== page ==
The highest new entrant in this year’s list is Keurig Dr Pepper, which was formed following the merger of Keurig Green Mountain and Dr Pepper Snapple. This combination of the two beverage companies into one entity has joined brands such as Dr Pepper, 7UP, Snapple, A&W, Mott’s and Sunkist with coffee brand Green Mountain Coffee Roasters and the Keurig single-serve coffee system.

Commenting on the new company’s full-year results, Keurig Dr Pepper CEO Bob Gamgort said: “We finished 2018 on a strong note, successfully managing through the merger integration and achieving full-year results in line with our 2018 targets. We also delivered strong in-market performance, growing market share in carbonated soft drinks, single-serve coffee and other key categories.” The firm also acquired premium water company Core Nutrition for $525 million.

Meanwhile, U.S.-based Post Holdings was boosted by its $1.8 billion acquisition of British cereal maker Weetabix and $1.5 billion deal for refrigerated food company Bob Evans. Other players new to this year’s list are Hangzhou Wahaha Group, Tsingtao Brewery, Kewpie Corporation and Perdue Farms.

CEO switches

Last year saw a raft of new appointments to senior positions, with three of the top five companies naming new CEOs.

Indra Nooyi departed PepsiCo after 12 years as chief executive, during which the company’s revenues rose by 80%. She was replaced by Ramon Laguarta. Nooyi had been under pressure in recent years to align PepsiCo’s portfolio with consumers’ growing interest in health and nutrition. The company has shifted its focus away from carbonated soft drinks, which account for a smaller proportion of overall sales than ever before.

JBS appointed Gilberto Tomazoni, who had been serving as COO, as its new chief executive. Tomazoni replaced the company’s founder José Batista Sobrinho, father of major shareholders Joesley and Wesley Batista.

Following the resignation of Tom Hayes from Tyson Foods for personal reasons, Noel White took over as Tyson Foods CEO. White has more than 30 years’ experience in the food industry and was previously Tyson COO and the head of its poultry business.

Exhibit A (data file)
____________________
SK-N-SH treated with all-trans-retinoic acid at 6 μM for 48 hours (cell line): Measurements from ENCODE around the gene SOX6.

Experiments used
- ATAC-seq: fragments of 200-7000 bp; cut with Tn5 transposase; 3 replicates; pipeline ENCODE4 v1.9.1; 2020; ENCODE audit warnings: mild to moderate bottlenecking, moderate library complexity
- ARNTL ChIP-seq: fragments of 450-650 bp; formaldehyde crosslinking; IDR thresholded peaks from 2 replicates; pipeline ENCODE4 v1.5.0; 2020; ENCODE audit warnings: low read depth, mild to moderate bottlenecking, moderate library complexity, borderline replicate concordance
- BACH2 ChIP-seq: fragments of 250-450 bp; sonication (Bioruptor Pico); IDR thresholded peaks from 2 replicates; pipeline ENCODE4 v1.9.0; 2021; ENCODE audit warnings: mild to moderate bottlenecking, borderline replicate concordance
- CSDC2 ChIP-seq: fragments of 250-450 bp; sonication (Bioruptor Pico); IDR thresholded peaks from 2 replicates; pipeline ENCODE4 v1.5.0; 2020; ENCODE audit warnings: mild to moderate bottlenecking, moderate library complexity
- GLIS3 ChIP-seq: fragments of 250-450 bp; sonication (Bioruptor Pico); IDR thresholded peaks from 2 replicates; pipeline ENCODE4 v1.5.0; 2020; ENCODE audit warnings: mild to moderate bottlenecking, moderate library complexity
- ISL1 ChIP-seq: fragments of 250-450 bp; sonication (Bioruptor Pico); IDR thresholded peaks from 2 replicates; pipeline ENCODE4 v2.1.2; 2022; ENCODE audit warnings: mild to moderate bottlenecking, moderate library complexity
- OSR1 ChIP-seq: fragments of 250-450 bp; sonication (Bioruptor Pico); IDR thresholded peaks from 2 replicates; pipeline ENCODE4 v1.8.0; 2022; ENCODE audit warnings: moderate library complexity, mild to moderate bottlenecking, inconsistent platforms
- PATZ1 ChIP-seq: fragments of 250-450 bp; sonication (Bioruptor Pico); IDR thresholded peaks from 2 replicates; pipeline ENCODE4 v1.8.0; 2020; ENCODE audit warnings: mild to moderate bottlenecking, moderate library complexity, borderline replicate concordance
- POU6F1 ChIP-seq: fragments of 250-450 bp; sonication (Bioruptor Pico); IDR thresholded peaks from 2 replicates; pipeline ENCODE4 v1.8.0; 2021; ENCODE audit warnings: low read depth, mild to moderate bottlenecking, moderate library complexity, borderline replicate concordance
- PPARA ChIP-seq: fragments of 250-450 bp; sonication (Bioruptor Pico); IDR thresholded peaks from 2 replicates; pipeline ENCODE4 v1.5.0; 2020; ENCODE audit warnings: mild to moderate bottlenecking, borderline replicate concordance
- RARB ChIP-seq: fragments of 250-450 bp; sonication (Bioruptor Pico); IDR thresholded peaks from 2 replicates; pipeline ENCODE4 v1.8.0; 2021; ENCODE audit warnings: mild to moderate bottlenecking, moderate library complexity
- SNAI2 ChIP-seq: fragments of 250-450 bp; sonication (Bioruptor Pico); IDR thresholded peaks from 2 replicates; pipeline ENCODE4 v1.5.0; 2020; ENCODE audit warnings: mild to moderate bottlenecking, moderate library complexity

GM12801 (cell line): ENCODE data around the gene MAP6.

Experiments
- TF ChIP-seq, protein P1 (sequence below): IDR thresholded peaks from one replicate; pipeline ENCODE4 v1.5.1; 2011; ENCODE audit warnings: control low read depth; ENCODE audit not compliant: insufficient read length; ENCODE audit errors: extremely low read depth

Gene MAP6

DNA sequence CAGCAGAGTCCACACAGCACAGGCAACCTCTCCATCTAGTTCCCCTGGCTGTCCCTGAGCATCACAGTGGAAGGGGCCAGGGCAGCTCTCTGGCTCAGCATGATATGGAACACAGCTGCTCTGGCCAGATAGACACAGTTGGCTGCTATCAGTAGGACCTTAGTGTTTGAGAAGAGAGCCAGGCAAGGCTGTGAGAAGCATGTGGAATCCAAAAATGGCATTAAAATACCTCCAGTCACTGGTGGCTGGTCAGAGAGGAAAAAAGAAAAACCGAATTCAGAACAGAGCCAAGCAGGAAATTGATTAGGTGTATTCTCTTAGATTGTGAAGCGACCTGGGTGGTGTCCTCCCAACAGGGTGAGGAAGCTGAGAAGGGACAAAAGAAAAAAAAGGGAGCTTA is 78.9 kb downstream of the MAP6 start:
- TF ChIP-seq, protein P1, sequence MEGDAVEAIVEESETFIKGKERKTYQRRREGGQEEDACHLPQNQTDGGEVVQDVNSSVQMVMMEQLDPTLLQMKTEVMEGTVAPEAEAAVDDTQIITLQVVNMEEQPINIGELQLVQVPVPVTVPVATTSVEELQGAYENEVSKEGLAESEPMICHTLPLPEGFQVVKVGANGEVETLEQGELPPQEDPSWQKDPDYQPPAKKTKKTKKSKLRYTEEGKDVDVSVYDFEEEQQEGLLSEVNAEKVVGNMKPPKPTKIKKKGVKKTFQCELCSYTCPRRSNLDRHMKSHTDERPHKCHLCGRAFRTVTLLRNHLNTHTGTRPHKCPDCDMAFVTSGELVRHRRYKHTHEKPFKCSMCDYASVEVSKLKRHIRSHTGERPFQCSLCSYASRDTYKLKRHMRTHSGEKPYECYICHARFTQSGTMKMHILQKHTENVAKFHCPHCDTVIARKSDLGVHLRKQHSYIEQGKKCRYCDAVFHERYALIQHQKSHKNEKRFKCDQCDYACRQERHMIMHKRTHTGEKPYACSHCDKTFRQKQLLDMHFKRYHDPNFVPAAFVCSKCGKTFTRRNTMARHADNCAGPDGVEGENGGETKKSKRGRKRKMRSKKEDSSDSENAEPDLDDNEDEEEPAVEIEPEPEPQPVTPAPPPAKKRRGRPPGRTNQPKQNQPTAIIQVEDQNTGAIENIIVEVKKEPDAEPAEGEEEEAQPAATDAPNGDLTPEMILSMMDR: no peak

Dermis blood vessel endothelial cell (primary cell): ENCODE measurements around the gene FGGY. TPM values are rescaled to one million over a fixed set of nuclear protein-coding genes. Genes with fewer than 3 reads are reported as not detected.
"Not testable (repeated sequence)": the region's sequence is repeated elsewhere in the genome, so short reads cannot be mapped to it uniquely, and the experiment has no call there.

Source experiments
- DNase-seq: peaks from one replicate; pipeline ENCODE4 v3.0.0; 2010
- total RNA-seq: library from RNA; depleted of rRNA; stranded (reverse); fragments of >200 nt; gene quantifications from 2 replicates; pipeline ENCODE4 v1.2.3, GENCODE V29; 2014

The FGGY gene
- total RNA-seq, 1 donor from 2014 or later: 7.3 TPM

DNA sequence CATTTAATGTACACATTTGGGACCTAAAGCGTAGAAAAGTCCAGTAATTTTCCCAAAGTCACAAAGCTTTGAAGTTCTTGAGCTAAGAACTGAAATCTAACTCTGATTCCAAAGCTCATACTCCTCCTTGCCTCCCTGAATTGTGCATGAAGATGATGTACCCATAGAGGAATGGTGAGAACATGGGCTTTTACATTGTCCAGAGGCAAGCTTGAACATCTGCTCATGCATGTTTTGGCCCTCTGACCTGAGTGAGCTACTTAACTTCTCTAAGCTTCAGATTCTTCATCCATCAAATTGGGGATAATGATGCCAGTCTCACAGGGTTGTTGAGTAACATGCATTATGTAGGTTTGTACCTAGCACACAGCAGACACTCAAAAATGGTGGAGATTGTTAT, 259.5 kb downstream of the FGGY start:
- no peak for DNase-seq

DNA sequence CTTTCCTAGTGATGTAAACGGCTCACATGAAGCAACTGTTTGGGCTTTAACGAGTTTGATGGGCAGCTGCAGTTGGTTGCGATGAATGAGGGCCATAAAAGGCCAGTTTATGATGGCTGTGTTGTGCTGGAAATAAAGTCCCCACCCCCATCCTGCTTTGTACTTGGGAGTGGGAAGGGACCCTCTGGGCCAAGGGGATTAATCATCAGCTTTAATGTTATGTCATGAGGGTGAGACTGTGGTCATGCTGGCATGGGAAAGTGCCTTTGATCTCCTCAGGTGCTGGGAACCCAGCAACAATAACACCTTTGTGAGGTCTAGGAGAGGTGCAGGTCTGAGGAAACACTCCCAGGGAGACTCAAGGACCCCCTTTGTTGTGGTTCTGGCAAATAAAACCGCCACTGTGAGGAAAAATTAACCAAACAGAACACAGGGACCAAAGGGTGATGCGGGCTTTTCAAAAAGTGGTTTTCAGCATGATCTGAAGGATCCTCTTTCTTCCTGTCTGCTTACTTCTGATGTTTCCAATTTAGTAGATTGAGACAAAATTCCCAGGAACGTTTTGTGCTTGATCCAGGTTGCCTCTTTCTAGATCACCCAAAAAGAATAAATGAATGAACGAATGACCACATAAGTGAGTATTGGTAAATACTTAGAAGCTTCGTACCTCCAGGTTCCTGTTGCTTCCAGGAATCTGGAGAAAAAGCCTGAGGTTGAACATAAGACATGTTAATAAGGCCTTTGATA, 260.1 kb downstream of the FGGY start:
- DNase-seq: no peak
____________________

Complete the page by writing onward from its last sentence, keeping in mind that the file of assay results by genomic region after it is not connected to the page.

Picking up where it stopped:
Elsewhere, Alan Jope became Unilever CEO after the departure of Paul Polman, who led the Anglo-Dutch company for more than a decade. Unilever said during Polman’s tenure, the business delivered “consistent top- and bottom-line growth.” Under Polman, the firm acquired a raft of new brands, including Tazo, Mãe Terra, Weis, Grom and Talenti Gelato & Sorbetto.

Jope previously led Unilever’s beauty and personal care division and has been on the company’s leadership executive since 2011. When he was appointed CEO, Unilever said: “Alan has a deep understanding and experience of our business, the industry and the markets in which we operate.” Jope’s first major move in the food and beverage space was the acquisition of UK brand Graze to accelerate Unilever’s presence in the fast-growing healthy snacking sector.

Other changes saw Gregory Heckman take the helm at Bunge following the departure of Soren Schroder. Bill Newlands become Constellation Brands CEO, and Eduardo Miron was named Marfrig chief executive.

In the dairy industry, Fonterra appointed Miles Hurrell as its CEO, 18 years after he first joined the New Zealand co-operative. The company has since announced it is on track to record an annual loss of as much as $435 million due to a range of write-downs across its global business.

Following a review that began last year, Fonterra said it now needs to reduce the carrying value of several of its assets and take account of other one-off accounting adjustments, which total about $525 million to $551 million. The firm will not pay a dividend this year as it aims to reduce its debt.

Top 10 Food & Beverage Companies Over the Last Five Years
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Cashing in on plant-based demands